Graham Jones MP (Hyndburn, Labour)
1.8m people visit a pharmacy each day, they are an essential part of the pyramid of care. Community pharmacy relieves some of pressures on A&E, GPs and walk-in clinics.
The PSNC evaluation of Healthy Living Pharmacy (HLP) demonstrate increase in successful smoking quits among other services. The report also indicates HLP works in areas of difficult demography and geography.
But pharmacy is threatened from two directions – the funding cuts and market forces.
Roger Mullin MP (Kirkcaldy and Cowdenbeath, Scottish National Party)
The use of market forces to cull pharmacies does not make any sense. The saving is less than half what the government would save if they would simply close the so-called Mayfair tax loophole.
Pharmacies supply a service to our communities that goes far, far beyond what we used to call the local chemist. They are highly qualified and, in many areas, may be able to provide expertise that goes beyond that of a GP.
Barbara Keely MP (Worsley and Eccles South, Labour)
Community pharmacy provides essential services as we have heard again and again in this debate, as we have heard the gov announced the cuts on the day they rose for the xmas recess. That reduction will put significant financial pressure on the sector and result in closures and job losses. It is very hard to see there won’t be additional losses to patients.
Can the minister update us on the number of pharmacies he sees may close?
We want to see decisions based on better information than we have had.
Introducing cuts on this scale will not improve primary care outcomes. The government has failed to recognise the value of community pharmacy and patients will bear the brunt of the cuts.
Alistair Burt MP (North East Bedfordshire, Conservative)
I want to get some things on the record.
We are having this debate at a relatively early stage of the negotiations, many of the questions and issues raised are at the heart of those discussions – what services will there be, where is pharmacy going, how will the reduction be handled?
We think we know what the worst may be but we don’t yet know what the outcome will be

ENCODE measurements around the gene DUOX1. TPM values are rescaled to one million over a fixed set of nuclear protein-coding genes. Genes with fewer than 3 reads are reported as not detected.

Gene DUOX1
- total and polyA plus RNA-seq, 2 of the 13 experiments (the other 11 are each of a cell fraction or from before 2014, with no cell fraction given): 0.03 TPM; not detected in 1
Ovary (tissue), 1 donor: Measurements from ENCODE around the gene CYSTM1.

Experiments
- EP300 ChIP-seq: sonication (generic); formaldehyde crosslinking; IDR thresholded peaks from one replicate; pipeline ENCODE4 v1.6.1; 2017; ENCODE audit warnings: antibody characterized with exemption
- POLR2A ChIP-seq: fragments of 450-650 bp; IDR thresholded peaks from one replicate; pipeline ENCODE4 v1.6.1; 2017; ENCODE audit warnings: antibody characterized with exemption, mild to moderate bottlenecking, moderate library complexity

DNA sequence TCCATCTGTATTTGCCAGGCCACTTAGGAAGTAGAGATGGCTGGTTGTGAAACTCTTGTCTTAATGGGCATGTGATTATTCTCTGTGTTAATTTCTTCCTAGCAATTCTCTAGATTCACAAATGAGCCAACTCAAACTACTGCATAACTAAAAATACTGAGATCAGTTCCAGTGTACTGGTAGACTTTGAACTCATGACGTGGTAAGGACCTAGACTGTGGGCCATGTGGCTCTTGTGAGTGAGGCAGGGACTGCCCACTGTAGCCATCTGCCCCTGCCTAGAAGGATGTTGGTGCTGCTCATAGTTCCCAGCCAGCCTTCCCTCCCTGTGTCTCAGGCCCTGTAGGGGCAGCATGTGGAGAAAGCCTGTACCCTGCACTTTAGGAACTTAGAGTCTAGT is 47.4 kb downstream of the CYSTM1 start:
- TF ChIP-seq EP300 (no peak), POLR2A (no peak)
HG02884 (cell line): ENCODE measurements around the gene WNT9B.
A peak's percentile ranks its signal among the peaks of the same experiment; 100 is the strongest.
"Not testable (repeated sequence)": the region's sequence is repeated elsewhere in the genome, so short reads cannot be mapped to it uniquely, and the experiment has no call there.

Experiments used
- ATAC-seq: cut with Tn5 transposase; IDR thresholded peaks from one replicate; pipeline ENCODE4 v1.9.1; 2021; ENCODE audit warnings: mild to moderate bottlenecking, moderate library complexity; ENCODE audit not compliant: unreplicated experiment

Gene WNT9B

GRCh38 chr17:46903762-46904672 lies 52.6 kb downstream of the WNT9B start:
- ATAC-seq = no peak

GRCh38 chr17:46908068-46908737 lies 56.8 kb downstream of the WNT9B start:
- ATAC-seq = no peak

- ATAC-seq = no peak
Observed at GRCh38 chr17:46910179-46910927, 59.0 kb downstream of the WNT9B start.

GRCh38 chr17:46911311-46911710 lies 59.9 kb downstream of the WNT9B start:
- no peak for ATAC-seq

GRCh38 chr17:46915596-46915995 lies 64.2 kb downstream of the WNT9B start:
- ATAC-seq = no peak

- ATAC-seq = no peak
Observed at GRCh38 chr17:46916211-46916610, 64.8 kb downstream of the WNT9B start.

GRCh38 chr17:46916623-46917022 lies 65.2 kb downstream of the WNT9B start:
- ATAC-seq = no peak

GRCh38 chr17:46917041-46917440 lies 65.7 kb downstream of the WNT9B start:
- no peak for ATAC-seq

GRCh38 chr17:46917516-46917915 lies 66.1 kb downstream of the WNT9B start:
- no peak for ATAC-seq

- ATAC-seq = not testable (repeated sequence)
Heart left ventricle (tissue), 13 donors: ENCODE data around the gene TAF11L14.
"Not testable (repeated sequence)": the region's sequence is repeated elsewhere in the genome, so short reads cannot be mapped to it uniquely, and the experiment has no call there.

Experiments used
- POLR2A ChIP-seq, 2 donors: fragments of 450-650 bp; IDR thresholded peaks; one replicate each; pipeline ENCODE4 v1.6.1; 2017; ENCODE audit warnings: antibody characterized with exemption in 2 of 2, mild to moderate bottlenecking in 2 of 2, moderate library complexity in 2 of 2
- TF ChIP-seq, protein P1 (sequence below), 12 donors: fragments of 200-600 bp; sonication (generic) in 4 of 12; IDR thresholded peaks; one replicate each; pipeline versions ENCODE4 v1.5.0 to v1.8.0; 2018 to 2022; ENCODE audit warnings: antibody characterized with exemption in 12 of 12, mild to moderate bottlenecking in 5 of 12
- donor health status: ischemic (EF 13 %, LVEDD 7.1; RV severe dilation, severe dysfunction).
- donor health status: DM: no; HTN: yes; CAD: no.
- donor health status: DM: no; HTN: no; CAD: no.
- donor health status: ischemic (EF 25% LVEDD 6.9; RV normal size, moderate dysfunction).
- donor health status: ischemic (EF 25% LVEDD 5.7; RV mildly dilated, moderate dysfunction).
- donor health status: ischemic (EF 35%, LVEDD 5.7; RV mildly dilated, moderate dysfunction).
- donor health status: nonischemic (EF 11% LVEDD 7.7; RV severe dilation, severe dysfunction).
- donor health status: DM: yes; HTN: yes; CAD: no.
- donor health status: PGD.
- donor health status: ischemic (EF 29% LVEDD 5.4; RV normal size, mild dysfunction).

We would love to be in a world where there is only improvement to the status quo – but life isn’t like that. The spending commitment the government has made to the NHS has to be found early.
It is not true that a reduction cannot improve services.
Sometimes change is inspired by necessity and change can be for the better.
Shouldn’t it be the principle that we are shifting money from secondary care – if we have to – to primary care?
That is a fair point but looking where efficiencies can be made. There are 11,674 pharmacies in England, that is a 20% rise since 2003.
It is the government’s contention that in the clusters just maybe there is something in there that money can be saved in one place where it can be used elsewhere for the delivery of services. We have to make the changes that others were not prepared to make and deliver the services.
Everyone in this room recognises the quality of the best pharmacy services and the value they place in our lives. I am a firm believer that the community sector already plays a vital role in the NHS.
But I also believe there is real potential to make far greater use of community pharmacy in England – our vision is to bring pharmacy into the heart of the NHS. We want to see it integrated into primary care.
We want pharmacists and their teams to practice in a range of primary care settings to help achieve the 7-day health service. By 2021 we will have invested 300m in the pharmacy integration fund.
Today there has been little said about where pharmacy might be going and what opportunities there may be.
We do recognise that some of the government’s proposals have caused concern, we are committed to maintaining access to pharmacy services.